When you reach this gate, you are walking within the cover picture, so to speak. . . .
. . . which, allowing for the difference in season, looks the same as eight years ago.
I’ve marked a circle round a stile near the middle of the photo.
That’s where I met a man, and we got talking, about how it was a good day to walk, and so on. He expressed a wish to send me his writings. Neither of us had a pencil to write the other’s address, so he invited me to his house—a short walk away— and got his wife to make coffee whilst he went rummaging upstairs to gather some typed photocopies, perhaps thirty pages in all. He gave me permission to show them to others. I’d like to share one of his pieces with you. It’s headed “To Walk”. I haven’t changed or omitted a word of his manuscript. It describes more beautifully, and in more precise detail than I would, the walk along the very paths for which I’d returned to retrace my steps after eight years.
To walk is to know a freedom when you can choose your own pace, stop and view whatever interests you.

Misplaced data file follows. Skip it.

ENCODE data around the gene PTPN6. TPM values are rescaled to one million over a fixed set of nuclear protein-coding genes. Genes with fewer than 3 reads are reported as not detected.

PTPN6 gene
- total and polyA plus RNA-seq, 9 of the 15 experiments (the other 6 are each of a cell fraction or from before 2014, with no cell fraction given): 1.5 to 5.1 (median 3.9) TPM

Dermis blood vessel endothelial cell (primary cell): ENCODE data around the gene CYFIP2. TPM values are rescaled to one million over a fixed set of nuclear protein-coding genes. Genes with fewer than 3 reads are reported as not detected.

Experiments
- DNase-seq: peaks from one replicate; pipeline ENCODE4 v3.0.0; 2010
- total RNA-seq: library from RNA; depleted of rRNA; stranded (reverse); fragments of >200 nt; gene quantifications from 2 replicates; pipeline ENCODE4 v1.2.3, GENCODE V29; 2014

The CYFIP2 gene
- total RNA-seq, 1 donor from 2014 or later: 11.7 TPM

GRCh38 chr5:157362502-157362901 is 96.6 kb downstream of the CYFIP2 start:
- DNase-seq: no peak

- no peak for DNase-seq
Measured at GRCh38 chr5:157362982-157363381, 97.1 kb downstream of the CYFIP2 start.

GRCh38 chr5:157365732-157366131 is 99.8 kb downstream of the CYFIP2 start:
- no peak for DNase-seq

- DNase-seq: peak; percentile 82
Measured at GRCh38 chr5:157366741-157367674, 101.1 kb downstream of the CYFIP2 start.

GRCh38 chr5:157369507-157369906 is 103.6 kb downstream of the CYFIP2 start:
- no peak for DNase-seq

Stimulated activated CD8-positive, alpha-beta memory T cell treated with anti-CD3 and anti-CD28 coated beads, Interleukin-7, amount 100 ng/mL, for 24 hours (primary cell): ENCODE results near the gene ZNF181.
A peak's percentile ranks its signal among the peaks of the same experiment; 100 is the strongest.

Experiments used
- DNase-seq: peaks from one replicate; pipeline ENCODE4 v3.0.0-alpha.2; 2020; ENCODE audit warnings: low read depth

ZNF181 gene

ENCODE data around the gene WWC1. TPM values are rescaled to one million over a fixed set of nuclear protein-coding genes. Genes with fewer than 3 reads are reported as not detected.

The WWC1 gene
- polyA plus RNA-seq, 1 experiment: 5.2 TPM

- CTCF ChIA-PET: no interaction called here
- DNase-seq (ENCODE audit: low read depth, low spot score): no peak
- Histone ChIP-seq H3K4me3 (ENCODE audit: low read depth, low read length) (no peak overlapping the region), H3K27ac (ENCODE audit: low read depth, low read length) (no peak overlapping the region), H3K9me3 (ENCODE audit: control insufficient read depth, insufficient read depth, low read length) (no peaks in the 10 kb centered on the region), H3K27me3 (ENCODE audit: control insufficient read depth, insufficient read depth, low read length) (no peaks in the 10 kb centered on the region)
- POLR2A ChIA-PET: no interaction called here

For medicinal and pleasure purposes, I take this walk three times a week. The footpath sign for it is eight minutes from my home. As you pass the sign, the muddy footpath goes alongside and behind Arch-Sheil Farm. Already the traffic is being left behind.
An eerie, weird, almost human whistle-like sound is heard, changing sometimes to a wavering different note.
The flying feathered forms are climbing, swooping, diving, almost hovering. The Red Kites forever circling, hunting for their carrion, while the sun casts their intriguing shadows onto the earth. Their presence, colour and activity make quite an addition to the rural scene.
Continuing upward on the path, I have a hedge either side of me. I hear faint noises and rustling sounds and through holes in the hedge seven pheasants appear. They hesitate for a moment and then scurry away in a flurry of feathered and honking panic.
I walk on until I am on the level top of the hill, either side of the path are large fields with the green of the corn showing three to four inches. In this higher position you are aware of more air movement.
The footpath has another user; the Drag Hunt, the horses and members were on it three days ago, but left it after forty yards.